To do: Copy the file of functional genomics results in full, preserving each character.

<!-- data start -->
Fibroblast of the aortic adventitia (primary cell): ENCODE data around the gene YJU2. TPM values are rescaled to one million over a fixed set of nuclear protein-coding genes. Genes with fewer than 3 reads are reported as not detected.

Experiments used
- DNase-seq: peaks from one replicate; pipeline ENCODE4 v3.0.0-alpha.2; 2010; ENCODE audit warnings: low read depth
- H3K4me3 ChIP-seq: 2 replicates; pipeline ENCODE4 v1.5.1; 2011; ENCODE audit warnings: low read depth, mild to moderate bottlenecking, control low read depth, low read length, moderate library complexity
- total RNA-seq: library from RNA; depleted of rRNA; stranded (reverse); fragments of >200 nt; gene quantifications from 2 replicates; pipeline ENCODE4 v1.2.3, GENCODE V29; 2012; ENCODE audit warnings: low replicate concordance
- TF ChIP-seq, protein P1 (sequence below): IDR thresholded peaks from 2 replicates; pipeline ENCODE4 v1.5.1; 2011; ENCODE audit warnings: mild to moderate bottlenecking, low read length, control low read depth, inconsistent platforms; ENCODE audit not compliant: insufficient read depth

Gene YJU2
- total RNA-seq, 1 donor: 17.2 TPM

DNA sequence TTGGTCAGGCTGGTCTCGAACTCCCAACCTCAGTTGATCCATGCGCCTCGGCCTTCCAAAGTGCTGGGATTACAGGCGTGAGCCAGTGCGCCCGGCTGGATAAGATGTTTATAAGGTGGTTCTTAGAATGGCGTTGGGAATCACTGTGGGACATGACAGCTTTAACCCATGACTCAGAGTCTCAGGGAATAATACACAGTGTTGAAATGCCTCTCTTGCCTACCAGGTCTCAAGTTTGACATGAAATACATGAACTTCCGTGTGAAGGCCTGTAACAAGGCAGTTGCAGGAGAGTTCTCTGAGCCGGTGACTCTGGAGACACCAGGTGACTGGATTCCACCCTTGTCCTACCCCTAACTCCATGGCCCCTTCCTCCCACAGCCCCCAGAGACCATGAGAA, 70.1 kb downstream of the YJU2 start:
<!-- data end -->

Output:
Fibroblast of the aortic adventitia (primary cell): ENCODE data around the gene YJU2. TPM values are rescaled to one million over a fixed set of nuclear protein-coding genes. Genes with fewer than 3 reads are reported as not detected.

Experiments used
- DNase-seq: peaks from one replicate; pipeline ENCODE4 v3.0.0-alpha.2; 2010; ENCODE audit warnings: low read depth
- H3K4me3 ChIP-seq: 2 replicates; pipeline ENCODE4 v1.5.1; 2011; ENCODE audit warnings: low read depth, mild to moderate bottlenecking, control low read depth, low read length, moderate library complexity
- total RNA-seq: library from RNA; depleted of rRNA; stranded (reverse); fragments of >200 nt; gene quantifications from 2 replicates; pipeline ENCODE4 v1.2.3, GENCODE V29; 2012; ENCODE audit warnings: low replicate concordance
- TF ChIP-seq, protein P1 (sequence below): IDR thresholded peaks from 2 replicates; pipeline ENCODE4 v1.5.1; 2011; ENCODE audit warnings: mild to moderate bottlenecking, low read length, control low read depth, inconsistent platforms; ENCODE audit not compliant: insufficient read depth

Gene YJU2
- total RNA-seq, 1 donor: 17.2 TPM

DNA sequence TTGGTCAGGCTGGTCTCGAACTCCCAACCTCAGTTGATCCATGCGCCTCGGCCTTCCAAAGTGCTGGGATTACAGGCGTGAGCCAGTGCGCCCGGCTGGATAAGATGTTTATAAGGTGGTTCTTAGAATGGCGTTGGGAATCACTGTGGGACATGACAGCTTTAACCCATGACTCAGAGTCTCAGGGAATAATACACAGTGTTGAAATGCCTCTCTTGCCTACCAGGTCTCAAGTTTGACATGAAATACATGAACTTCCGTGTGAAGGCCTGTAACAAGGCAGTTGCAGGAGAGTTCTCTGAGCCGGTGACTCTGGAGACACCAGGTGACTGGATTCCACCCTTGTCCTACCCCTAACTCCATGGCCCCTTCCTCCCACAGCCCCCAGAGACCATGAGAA, 70.1 kb downstream of the YJU2 start: